“My daughter and I are deeply saddened because selfishly, we would like to keep him here — for this world has lost a true man of God, an all-round good person, and fearless leader,” Connie wrote in response to the news of Jones’ passing. “I am amazed at God’s glory in calling him home on his birthday, and I can only imagine the heavenly celebration.”

Every year since 2001, Jones introduced legislation to change the name of the Department of the Navy to the Department of the Navy and Marine Corps. Jones strongly believed that the nation’s Marines deserved recognition for their sacrifice.

Brig. Gen. Benjamin T. Watson, commanding general for Marine Corps Installations East – Marine Corps Base Camp Lejeune, said Jones understood the importance of military readiness and the military’s link to Eastern North Carolina.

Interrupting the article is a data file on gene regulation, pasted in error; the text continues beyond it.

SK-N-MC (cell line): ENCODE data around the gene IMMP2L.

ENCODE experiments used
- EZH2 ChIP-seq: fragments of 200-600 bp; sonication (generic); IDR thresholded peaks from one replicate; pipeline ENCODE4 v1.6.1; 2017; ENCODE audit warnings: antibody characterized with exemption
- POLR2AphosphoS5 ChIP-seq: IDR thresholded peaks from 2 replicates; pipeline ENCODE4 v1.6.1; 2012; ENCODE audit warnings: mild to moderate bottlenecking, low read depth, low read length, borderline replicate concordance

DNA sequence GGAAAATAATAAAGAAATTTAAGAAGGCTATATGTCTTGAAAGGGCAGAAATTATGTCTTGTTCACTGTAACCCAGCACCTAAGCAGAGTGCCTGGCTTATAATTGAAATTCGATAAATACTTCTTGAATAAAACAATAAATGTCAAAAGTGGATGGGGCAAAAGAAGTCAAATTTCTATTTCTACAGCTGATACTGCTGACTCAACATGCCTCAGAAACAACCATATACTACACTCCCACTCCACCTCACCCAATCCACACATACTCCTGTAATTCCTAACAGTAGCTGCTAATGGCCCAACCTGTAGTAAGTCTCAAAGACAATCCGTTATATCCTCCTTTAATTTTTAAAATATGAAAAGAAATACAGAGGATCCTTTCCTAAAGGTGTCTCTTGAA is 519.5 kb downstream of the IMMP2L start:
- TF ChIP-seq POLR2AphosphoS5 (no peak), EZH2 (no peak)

“I was deeply saddened to learn of the passing of Congressman Walter B. Jones, who faithfully served our military community in Congress for over 25 years,” Watson said in a statement. “Congressman Jones had a profound understanding of the inextricable link between North Carolina and our military installations, members and families. He took a personal interest in military construction budget requests to support the mission of our bases and air stations to provide state-of-the-art training areas and facilities in support of warfighting readiness. Never afraid to challenge the status quo, Congressman Jones was a strong and faithful advocate for our military personnel, their families and our veterans. His unwavering support will be remembered by our United States Marines and Sailors for years to come.”